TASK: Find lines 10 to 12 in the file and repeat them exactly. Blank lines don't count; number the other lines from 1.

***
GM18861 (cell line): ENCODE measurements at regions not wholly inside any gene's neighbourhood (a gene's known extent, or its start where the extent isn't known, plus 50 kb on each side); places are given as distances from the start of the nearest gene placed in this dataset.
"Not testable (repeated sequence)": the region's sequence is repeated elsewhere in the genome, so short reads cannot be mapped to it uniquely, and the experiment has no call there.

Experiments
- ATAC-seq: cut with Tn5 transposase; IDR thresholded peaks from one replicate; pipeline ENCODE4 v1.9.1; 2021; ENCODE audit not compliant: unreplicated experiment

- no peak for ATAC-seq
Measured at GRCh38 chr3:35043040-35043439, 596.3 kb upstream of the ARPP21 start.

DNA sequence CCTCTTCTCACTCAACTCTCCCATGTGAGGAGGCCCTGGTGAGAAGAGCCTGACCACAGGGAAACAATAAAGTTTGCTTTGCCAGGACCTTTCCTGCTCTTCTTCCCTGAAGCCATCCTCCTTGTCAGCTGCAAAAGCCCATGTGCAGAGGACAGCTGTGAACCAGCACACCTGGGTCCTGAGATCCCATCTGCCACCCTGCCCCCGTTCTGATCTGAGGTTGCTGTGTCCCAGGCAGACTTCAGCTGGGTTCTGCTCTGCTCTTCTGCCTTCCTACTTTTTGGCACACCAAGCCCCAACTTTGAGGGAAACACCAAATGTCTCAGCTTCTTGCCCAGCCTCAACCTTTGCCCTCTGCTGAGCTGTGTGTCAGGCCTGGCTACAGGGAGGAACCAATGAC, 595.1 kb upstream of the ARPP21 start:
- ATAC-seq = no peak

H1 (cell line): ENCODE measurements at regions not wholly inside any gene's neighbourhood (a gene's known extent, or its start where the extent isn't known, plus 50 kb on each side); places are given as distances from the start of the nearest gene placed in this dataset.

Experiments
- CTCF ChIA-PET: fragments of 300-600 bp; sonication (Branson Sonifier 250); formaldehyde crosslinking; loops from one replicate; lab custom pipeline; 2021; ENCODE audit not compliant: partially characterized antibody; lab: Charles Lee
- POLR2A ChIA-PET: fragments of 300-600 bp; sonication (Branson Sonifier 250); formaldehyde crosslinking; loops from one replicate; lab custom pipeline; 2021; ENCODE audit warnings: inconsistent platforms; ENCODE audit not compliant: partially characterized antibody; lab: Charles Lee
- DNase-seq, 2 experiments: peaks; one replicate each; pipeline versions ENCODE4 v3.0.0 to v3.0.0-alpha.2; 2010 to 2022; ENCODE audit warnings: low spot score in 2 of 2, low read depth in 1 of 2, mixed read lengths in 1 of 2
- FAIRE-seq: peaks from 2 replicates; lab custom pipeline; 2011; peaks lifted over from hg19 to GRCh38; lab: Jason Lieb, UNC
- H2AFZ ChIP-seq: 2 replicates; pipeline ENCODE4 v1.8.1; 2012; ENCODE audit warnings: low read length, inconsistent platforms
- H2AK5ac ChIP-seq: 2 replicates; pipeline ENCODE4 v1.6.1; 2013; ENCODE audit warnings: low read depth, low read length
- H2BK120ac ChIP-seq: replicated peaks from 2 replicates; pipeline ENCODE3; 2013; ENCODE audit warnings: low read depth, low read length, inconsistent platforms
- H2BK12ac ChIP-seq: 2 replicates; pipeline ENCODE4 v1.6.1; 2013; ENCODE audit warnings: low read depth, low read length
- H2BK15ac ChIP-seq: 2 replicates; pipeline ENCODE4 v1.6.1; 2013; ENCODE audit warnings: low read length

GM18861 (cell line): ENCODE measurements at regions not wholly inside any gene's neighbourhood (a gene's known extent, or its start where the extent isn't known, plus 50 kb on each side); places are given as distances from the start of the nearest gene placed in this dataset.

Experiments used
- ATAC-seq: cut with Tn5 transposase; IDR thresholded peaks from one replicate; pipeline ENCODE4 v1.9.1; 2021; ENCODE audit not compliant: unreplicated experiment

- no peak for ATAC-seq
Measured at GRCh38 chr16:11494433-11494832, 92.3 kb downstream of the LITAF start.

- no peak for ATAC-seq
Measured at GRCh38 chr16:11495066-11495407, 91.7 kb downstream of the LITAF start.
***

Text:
Experiments
- CTCF ChIA-PET: fragments of 300-600 bp; sonication (Branson Sonifier 250); formaldehyde crosslinking; loops from one replicate; lab custom pipeline; 2021; ENCODE audit not compliant: partially characterized antibody; lab: Charles Lee
- POLR2A ChIA-PET: fragments of 300-600 bp; sonication (Branson Sonifier 250); formaldehyde crosslinking; loops from one replicate; lab custom pipeline; 2021; ENCODE audit warnings: inconsistent platforms; ENCODE audit not compliant: partially characterized antibody; lab: Charles Lee